Hit the Trails at Your National Parks

From Alaska to Maine, the United States National Parks Service provides protection for epic vistas, pristine valleys, and soaring peaks for our enjoyment. Read below about snowshoeing in three of the nearly 400 National Parks; Denali National Park, Mt. Rainier National Park, and Great Sand Dunes National Park.

Snowshoeing in Alaska


Covering over 6 million acres in Alaska’s interior, Denali National Park includes various landscapes including forest, taiga, and tundra. In the park’s center, Mt. McKinley towers above, reaching over 20,000 feet in elevation.

During the winter the National Park provides free use of snowshoes. Visitors frequently snowshoe a trail to Mt. Healy, or take a trail to Horseshoe Lake. Another favorite is the McKinley Station Trail, which takes park visitors across the Hines Creek and to a suspension bridge over Riley Creek.

At its lowest, the temperatures can reach -40F to -50F, but the average December temperature is around 7 degrees F, Jan is 3 degrees F, and Feb is 7.6 degrees. One park ranger mentioned, “We really like it when its above zero!”

Couple snowshoeing in Alaska

Snowshoe tour in Alaska

For more information about snowshoeing in Denali National Park, please visit their website linked HERE.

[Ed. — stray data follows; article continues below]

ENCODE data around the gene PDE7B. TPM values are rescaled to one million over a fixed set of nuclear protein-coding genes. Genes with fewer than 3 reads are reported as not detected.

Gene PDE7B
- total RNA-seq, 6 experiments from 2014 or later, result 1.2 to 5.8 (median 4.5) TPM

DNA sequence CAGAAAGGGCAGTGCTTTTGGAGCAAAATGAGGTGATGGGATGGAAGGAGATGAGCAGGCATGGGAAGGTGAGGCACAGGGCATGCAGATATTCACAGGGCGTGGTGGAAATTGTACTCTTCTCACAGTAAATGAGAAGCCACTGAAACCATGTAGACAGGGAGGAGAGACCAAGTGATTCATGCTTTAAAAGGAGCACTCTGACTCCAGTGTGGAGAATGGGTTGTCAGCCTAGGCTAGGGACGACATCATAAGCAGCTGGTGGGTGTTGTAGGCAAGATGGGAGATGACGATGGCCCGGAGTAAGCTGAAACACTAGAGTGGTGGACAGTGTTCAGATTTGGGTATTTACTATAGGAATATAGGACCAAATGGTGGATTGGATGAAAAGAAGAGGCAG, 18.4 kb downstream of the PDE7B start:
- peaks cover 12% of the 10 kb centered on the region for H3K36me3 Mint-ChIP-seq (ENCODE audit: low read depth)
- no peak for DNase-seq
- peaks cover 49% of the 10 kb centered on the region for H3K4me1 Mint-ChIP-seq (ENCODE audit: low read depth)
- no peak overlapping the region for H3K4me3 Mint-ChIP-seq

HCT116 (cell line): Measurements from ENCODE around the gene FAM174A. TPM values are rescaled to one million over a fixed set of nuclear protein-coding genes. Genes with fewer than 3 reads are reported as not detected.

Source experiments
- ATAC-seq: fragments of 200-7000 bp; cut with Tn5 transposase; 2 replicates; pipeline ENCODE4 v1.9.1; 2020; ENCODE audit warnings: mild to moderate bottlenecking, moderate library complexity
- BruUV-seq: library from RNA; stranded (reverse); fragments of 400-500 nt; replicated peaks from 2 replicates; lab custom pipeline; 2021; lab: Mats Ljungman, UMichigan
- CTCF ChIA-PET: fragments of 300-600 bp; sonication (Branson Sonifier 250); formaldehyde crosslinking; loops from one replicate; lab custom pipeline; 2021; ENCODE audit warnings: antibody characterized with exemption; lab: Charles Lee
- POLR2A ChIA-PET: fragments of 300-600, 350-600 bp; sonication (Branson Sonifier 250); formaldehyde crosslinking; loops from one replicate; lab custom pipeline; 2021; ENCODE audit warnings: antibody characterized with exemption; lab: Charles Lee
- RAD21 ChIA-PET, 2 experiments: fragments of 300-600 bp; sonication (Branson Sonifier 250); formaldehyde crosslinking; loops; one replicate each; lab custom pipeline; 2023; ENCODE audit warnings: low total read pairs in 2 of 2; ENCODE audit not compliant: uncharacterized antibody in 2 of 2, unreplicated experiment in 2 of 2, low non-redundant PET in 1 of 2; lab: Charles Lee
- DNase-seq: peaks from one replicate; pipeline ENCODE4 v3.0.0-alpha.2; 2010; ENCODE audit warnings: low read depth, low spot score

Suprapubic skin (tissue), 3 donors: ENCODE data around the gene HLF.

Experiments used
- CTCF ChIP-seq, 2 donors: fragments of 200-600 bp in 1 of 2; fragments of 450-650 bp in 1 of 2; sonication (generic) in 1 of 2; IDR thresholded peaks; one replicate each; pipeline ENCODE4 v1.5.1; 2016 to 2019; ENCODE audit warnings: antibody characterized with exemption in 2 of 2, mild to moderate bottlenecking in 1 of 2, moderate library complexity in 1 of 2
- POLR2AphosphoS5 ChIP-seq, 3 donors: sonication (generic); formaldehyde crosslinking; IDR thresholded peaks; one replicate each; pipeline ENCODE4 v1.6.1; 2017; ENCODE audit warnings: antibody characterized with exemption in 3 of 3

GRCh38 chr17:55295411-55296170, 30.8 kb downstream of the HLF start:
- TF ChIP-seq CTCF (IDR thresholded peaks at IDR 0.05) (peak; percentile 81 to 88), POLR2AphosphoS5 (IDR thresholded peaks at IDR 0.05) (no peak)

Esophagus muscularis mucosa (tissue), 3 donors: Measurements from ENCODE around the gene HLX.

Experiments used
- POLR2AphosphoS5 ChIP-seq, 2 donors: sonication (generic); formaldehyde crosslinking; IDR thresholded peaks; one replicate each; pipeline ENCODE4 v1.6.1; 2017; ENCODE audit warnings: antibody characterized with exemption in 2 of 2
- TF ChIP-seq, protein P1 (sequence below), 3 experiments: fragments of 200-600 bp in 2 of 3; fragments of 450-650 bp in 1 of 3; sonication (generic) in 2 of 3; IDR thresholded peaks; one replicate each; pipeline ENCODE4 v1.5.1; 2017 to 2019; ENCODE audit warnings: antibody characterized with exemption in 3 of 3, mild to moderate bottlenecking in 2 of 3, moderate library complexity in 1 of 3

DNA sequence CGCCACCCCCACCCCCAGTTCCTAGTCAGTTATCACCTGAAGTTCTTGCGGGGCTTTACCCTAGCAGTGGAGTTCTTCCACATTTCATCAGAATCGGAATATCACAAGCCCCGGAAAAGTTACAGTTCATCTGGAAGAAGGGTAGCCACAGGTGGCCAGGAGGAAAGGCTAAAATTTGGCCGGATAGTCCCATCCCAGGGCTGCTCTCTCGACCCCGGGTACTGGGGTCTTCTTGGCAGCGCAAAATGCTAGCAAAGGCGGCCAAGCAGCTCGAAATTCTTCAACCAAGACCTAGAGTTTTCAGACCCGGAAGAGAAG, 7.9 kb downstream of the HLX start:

snowshoeing seattle


Located in Tubbs’ backyard, and known to natives as “Tahoma,” Mt. Rainier is a part of Pacific Northwest culture. The park that surrounds the volcano offers perspectives of the glaciers hanging on to the granite, and waterfalls flowing from snowmelt. Beyond the landscape, the wildlife is a sight to be seen—black bears, mountain goats, marmots, and pikas roam the meadows.

During the winter, Ranger lead snowshoe tours help new snowshoers feel more comfortable in the wilderness. In the summer, snow sticks around the higher elevations that are accessible to visitors until nearly September. This provides opportunities to snowshoe in shorts and tshirts, and LOTS of sunscreen!

Two Tubbs Ambassadors recently spent time at Mt. Rainier, with great success.

Family Ambassador John S., doesn’t let snowshoeing season stop until all of the snow is gone. He proved this by heading up in elevation, with his three kids in tow. Read More >

Backcountry Ambassador Tim T., flew from Minnesota to successfully summit the 14,411 ft. peak. He shares his determination and experience on our blog. Read More >



Sandshoeing snowshoes


Containing the tallest dune in North America, Great Sand Dunes National Park is located in Southern Colorado and covers almost 85,000 acres. Considered a “high desert,” temperatures reach 100°F in the summer, and dip below 0°F in the winter. Dig just a few feet down, even at the top of the dunes, and you’ll find wet sand!

Snowshoeing on the snow-covered dunes in the winter provides sweeping views of the mountains in the distance, but our Ambassador Kathy decided to take her family to the dunes this spring, for an attempt at “sandshoeing.” Read about their fun HERE.

Great Sand Dune National Park